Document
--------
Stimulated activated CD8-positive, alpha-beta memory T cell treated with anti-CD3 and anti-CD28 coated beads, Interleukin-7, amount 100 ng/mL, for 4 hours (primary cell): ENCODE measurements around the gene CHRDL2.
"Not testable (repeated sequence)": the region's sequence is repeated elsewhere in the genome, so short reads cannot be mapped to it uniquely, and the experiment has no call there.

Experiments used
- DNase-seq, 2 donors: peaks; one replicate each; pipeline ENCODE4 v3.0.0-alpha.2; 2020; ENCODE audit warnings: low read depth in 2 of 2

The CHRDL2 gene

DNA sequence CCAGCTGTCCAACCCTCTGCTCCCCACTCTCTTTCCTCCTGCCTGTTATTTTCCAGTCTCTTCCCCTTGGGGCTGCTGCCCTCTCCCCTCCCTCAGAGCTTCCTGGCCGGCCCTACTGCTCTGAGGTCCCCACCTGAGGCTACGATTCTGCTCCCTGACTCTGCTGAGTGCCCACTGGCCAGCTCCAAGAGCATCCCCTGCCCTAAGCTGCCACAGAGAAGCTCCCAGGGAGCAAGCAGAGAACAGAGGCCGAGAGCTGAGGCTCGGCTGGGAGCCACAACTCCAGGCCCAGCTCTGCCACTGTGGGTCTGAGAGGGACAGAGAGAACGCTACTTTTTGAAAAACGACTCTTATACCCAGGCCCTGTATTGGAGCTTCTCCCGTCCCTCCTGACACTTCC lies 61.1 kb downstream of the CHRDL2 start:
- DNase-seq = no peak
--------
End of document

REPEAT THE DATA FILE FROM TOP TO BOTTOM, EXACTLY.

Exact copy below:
Stimulated activated CD8-positive, alpha-beta memory T cell treated with anti-CD3 and anti-CD28 coated beads, Interleukin-7, amount 100 ng/mL, for 4 hours (primary cell): ENCODE measurements around the gene CHRDL2.
"Not testable (repeated sequence)": the region's sequence is repeated elsewhere in the genome, so short reads cannot be mapped to it uniquely, and the experiment has no call there.

Experiments used
- DNase-seq, 2 donors: peaks; one replicate each; pipeline ENCODE4 v3.0.0-alpha.2; 2020; ENCODE audit warnings: low read depth in 2 of 2

The CHRDL2 gene

DNA sequence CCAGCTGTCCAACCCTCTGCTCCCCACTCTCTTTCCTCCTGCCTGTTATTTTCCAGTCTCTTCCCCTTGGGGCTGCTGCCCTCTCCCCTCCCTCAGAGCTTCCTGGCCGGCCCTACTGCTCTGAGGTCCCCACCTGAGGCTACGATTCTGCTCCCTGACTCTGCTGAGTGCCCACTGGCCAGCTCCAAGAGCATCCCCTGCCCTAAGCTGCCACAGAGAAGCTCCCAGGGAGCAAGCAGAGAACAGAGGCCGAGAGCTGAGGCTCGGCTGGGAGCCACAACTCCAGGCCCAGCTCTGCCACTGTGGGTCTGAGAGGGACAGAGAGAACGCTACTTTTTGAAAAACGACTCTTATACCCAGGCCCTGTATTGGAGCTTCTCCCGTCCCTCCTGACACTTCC lies 61.1 kb downstream of the CHRDL2 start:
- DNase-seq = no peak